In a move which is sure to be welcomed across the renewable energy sector, the proposed seventh EAP which will now be considered, and potentially watered down by the European Parliament and the Council of the European Union also calls for the true environmental cost of activity to be reflected in the policies of its member states.
The draft EAP is built around nine priority objectives, the sixth of which is called: To secure investment for environment and climate policy and get the prices right.
This priority is of most relevance for the photovoltaic and other renewable sectors, and proposes more payments from EU and member state funds for ecosystem services; expanded public-private innovation on eco projects; and an accounting system which properly reflects the value of natural resources, such as biodiversity, and reflects the associated cost of activities which impact such resources.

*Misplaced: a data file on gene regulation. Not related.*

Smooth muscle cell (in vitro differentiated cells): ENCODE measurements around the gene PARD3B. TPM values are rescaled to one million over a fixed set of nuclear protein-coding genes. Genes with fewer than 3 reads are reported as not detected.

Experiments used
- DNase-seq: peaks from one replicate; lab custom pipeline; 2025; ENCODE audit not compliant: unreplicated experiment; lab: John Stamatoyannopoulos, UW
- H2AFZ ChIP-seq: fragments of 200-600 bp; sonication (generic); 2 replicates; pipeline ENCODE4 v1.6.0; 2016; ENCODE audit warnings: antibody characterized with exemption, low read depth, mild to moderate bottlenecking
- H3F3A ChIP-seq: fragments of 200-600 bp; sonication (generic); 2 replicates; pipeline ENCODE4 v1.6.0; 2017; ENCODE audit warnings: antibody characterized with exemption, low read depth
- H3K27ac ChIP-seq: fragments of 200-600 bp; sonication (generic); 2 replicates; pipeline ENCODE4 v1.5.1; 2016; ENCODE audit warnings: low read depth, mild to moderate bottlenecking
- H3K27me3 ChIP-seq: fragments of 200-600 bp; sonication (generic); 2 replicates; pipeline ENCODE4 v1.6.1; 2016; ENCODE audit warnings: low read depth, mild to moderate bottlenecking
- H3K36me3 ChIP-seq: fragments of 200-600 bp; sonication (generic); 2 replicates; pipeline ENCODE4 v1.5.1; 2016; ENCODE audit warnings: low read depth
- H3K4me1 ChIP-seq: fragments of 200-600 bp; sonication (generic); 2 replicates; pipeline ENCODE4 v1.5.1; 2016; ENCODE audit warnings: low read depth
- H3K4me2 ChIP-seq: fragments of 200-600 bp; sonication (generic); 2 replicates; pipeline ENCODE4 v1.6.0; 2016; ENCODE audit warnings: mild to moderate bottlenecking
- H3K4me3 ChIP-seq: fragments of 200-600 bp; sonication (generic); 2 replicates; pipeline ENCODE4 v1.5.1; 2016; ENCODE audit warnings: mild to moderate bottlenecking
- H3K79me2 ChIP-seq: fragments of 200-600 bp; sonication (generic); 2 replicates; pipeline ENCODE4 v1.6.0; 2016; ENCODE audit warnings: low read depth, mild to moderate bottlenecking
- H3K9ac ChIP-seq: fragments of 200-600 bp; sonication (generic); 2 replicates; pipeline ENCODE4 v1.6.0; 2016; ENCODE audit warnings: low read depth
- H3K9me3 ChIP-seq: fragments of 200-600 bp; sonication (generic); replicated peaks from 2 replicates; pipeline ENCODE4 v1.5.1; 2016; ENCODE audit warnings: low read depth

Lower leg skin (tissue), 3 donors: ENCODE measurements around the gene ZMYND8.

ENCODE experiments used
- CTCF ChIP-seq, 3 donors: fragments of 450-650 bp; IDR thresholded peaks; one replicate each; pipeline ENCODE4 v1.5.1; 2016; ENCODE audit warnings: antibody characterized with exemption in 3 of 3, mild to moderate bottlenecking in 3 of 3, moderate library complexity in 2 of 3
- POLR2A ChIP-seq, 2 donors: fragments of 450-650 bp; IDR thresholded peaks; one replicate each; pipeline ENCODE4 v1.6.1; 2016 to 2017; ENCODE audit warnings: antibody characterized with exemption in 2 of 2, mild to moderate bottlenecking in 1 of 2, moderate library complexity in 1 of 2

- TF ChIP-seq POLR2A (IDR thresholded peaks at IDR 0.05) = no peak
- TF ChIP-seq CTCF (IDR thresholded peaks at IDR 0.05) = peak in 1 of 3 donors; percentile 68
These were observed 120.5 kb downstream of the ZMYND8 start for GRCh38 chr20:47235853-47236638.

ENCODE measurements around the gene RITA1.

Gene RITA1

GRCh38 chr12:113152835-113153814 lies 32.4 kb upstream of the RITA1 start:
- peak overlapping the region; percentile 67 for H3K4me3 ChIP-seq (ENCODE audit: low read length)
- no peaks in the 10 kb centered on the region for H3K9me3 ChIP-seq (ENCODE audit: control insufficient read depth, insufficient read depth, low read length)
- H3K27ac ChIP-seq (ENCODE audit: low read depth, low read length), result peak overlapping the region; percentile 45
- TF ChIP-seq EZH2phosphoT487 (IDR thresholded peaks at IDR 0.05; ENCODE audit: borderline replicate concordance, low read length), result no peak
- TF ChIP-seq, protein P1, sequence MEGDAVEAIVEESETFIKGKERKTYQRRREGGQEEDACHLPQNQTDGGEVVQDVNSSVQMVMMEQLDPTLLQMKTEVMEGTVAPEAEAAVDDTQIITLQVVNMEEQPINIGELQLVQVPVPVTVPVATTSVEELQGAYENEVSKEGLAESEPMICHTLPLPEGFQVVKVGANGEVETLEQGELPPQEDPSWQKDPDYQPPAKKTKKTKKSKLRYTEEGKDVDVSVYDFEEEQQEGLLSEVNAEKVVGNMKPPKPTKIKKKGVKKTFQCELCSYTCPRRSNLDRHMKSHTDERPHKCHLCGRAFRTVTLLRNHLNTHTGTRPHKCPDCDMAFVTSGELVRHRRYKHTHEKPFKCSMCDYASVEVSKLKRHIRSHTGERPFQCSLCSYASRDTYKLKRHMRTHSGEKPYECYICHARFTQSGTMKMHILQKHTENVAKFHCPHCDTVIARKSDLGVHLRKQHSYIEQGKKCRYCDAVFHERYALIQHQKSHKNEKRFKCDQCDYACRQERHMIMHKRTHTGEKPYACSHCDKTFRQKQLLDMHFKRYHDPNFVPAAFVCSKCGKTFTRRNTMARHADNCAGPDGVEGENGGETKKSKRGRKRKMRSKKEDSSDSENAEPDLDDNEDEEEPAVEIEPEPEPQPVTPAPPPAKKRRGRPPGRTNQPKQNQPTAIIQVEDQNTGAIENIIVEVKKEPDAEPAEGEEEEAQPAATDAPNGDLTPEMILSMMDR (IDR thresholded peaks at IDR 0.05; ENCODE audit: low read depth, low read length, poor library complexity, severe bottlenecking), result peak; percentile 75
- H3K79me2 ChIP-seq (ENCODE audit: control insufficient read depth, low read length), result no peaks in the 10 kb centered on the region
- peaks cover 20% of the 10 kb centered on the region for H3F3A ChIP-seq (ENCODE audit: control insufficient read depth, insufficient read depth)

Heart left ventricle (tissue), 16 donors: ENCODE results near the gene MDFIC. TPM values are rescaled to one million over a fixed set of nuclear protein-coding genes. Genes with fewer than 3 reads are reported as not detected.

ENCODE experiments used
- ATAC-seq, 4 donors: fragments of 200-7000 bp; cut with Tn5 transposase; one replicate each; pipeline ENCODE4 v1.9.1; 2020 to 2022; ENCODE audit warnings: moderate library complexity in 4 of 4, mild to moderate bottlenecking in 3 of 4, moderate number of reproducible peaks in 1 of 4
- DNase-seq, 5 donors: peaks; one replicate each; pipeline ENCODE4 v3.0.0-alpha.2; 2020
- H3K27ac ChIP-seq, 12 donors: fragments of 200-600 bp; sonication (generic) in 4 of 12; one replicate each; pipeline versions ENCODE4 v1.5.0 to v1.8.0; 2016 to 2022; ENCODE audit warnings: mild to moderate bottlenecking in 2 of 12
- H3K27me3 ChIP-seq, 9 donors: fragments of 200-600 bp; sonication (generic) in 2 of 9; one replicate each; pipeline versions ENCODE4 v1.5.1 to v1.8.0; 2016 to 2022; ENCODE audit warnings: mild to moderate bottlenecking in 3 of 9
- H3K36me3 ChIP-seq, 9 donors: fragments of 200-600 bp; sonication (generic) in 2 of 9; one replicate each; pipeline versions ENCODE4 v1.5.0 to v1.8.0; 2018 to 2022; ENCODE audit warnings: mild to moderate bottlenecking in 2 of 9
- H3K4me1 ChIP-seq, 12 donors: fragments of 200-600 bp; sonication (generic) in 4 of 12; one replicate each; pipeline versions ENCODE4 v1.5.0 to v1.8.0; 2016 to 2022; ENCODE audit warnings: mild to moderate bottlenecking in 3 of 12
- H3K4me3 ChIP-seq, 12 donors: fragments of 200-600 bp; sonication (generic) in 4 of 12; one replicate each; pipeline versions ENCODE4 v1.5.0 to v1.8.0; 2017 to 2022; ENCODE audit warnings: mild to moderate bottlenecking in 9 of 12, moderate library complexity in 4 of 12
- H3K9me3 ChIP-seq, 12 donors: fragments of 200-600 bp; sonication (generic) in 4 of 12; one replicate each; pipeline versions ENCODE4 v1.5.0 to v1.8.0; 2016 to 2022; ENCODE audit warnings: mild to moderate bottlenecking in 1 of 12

The EAP also calls for a comprehensive decoupling of resource use from low carbon growth and aims to move towards a low carbon economy.
If the draft form of the EAP survives, it could put the EU on another collision course with the U.K. government, given Chancellor George Osborne’s intent to exploit shale gas and fracking in the U.K., as well as the decision by the ruling coalition government to postpone a decision on decarbonizing electricity generation in the country until after the next General Election, due in 2016.